God's Echo Exploring Scripture with Midrash

Give expression to your innermost longings, deepest fears, and most profound joys-while studying Scripture. Editorial Reviews From Publishers Weekly Between 400 and 1200 C.E., a group of rabbis expounded on the text of the Bible, making it relevant to their times and to subsequent readers. This extensive collection of explanations and interpretations is known collectively as Midrash. Sasso, the second woman ever ordained as a rabbi, considers Midrash "both a product, a body of literature... and a process... that continues to the present day" and has assembled a themed collection of text, extrapolations and guided self-evaluation in the hopes that more people will see not only how the ancients still speak to us but how our own experiences make us writers of Midrash as well. Her brief history of the practice and depiction of the four-fold method used for approaching a particular text provides a good starting point for newcomers. However, while she admits to choosing certain portions regarding rejection, anger and repentance because they're "part of [her] story" and advocates taking ownership of the narratives as they apply in present times, she, for the most part, shares very little of herself or her reasons for selecting these themes. Despite her best efforts to excite a new audience to this tradition, the finished product feels disappointingly more like a series of lessons or sermons cobbled together. (June) Copyright © Reed Business Information, a division of Reed Elsevier Inc. All rights reserved. From Booklist Midrash, the discovery of meanings other than literal ones in the Hebrew Bible, is derived from the root darash (inquire). It denotes the literature that interprets scripture in order to extract its full implications and meaning. Midrashic literature contains some of the most distinctive features of rabbinic Judaism, delving more deeply than the literal meaning of the word of scripture—a method of linking the various parts of the Bible together by the discovery of typological patterns, verbal echoes, and rhythms of repetition. Rabbi Sasso examines the origins of Midrash and how it is still used today. She presents new translations and interpretations of 20 Midrash texts and explains the fourfold method of interpretation used by ancient rabbis. The author offers a readable treatment of a difficult subject. Cohen, George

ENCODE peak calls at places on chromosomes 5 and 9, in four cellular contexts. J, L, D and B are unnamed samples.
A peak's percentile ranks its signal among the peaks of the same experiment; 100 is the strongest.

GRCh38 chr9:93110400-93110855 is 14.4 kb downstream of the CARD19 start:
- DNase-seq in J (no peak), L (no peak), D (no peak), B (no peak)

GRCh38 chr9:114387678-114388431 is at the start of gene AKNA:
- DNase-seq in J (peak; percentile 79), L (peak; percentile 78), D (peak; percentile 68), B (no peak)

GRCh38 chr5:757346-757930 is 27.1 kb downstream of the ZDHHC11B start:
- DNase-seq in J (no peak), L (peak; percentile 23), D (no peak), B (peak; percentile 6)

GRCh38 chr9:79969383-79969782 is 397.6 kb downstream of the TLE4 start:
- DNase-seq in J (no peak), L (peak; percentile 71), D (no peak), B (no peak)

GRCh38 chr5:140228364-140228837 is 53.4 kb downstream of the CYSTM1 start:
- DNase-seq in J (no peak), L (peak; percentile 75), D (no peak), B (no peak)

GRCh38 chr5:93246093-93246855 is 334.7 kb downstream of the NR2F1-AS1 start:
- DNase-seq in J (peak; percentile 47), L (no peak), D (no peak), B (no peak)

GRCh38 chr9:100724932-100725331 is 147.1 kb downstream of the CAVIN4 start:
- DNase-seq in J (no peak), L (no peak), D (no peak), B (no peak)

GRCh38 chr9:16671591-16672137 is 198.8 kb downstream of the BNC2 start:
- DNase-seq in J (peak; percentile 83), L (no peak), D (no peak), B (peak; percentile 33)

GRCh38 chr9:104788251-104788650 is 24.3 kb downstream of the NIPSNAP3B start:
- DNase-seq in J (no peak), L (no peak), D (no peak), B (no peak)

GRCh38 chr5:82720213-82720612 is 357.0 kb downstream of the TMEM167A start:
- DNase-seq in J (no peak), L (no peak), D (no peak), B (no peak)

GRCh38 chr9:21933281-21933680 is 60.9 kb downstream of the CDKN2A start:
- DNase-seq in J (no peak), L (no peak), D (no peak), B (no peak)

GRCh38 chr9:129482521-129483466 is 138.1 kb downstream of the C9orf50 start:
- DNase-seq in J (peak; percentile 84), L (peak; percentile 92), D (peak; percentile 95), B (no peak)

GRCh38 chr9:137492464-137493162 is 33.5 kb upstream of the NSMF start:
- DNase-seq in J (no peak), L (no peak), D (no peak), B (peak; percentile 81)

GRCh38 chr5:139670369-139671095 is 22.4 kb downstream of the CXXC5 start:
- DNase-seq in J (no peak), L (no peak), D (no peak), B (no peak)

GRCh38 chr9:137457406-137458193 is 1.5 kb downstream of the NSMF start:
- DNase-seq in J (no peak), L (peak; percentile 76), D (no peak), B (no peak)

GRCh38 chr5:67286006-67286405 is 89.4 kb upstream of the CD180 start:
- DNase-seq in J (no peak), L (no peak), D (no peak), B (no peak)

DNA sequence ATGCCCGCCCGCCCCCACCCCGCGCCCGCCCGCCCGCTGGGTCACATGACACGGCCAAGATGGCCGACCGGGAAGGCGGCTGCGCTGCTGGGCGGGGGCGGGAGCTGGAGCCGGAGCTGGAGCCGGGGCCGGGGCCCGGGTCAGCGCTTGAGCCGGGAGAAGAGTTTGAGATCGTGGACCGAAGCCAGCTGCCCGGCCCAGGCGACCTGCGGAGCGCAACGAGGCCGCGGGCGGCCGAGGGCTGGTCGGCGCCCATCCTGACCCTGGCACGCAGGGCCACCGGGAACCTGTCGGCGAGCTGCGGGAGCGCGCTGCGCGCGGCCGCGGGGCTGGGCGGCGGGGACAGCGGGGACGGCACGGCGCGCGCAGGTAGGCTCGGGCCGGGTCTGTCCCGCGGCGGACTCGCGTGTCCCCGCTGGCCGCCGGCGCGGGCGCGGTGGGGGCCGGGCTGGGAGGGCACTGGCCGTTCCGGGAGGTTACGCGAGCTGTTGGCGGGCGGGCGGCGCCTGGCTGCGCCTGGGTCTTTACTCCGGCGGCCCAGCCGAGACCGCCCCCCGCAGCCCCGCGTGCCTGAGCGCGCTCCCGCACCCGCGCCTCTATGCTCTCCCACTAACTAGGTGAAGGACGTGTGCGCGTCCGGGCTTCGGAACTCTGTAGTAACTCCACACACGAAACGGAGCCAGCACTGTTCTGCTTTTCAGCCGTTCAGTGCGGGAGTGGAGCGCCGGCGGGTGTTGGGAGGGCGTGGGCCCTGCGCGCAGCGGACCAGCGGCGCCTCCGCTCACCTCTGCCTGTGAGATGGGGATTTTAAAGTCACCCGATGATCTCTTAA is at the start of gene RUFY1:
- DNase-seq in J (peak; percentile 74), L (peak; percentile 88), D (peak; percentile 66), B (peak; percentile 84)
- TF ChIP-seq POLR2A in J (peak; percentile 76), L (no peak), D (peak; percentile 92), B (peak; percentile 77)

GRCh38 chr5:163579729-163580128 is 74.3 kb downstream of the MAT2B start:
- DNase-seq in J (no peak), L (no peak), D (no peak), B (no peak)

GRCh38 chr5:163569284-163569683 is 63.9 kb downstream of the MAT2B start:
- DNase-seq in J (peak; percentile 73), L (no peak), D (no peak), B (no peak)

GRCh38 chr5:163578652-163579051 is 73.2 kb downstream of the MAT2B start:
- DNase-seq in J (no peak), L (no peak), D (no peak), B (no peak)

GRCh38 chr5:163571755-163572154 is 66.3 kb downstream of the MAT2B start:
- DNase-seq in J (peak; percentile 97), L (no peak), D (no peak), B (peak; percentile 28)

God's Echo Exploring Scripture with Midrash
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